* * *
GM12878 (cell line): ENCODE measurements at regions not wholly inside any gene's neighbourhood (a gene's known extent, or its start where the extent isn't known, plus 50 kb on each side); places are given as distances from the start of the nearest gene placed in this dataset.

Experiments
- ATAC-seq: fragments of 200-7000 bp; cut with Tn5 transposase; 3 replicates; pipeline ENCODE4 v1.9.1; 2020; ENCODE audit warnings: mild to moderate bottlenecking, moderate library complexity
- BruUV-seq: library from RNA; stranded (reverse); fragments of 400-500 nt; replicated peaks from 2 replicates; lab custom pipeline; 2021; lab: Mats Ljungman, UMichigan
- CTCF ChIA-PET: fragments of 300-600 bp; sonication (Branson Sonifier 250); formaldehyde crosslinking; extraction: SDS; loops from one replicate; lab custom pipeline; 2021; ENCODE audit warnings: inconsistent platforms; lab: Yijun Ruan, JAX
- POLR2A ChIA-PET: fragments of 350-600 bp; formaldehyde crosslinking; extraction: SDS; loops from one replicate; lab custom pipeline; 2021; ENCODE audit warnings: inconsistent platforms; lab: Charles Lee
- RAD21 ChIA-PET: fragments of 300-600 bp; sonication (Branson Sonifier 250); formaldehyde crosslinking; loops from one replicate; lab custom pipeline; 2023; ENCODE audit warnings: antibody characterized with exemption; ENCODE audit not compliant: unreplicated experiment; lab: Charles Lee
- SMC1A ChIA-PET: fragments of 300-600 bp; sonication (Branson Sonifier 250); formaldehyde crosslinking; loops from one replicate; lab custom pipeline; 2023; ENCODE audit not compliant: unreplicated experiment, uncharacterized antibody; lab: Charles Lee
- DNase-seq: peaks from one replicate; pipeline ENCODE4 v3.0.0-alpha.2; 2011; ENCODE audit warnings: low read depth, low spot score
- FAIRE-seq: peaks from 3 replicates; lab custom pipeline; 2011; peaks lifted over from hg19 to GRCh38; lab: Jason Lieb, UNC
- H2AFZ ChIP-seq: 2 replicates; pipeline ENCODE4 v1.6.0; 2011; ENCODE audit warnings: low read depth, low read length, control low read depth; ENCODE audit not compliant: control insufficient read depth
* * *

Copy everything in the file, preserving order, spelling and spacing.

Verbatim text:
GM12878 (cell line): ENCODE measurements at regions not wholly inside any gene's neighbourhood (a gene's known extent, or its start where the extent isn't known, plus 50 kb on each side); places are given as distances from the start of the nearest gene placed in this dataset.

Experiments
- ATAC-seq: fragments of 200-7000 bp; cut with Tn5 transposase; 3 replicates; pipeline ENCODE4 v1.9.1; 2020; ENCODE audit warnings: mild to moderate bottlenecking, moderate library complexity
- BruUV-seq: library from RNA; stranded (reverse); fragments of 400-500 nt; replicated peaks from 2 replicates; lab custom pipeline; 2021; lab: Mats Ljungman, UMichigan
- CTCF ChIA-PET: fragments of 300-600 bp; sonication (Branson Sonifier 250); formaldehyde crosslinking; extraction: SDS; loops from one replicate; lab custom pipeline; 2021; ENCODE audit warnings: inconsistent platforms; lab: Yijun Ruan, JAX
- POLR2A ChIA-PET: fragments of 350-600 bp; formaldehyde crosslinking; extraction: SDS; loops from one replicate; lab custom pipeline; 2021; ENCODE audit warnings: inconsistent platforms; lab: Charles Lee
- RAD21 ChIA-PET: fragments of 300-600 bp; sonication (Branson Sonifier 250); formaldehyde crosslinking; loops from one replicate; lab custom pipeline; 2023; ENCODE audit warnings: antibody characterized with exemption; ENCODE audit not compliant: unreplicated experiment; lab: Charles Lee
- SMC1A ChIA-PET: fragments of 300-600 bp; sonication (Branson Sonifier 250); formaldehyde crosslinking; loops from one replicate; lab custom pipeline; 2023; ENCODE audit not compliant: unreplicated experiment, uncharacterized antibody; lab: Charles Lee
- DNase-seq: peaks from one replicate; pipeline ENCODE4 v3.0.0-alpha.2; 2011; ENCODE audit warnings: low read depth, low spot score
- FAIRE-seq: peaks from 3 replicates; lab custom pipeline; 2011; peaks lifted over from hg19 to GRCh38; lab: Jason Lieb, UNC
- H2AFZ ChIP-seq: 2 replicates; pipeline ENCODE4 v1.6.0; 2011; ENCODE audit warnings: low read depth, low read length, control low read depth; ENCODE audit not compliant: control insufficient read depth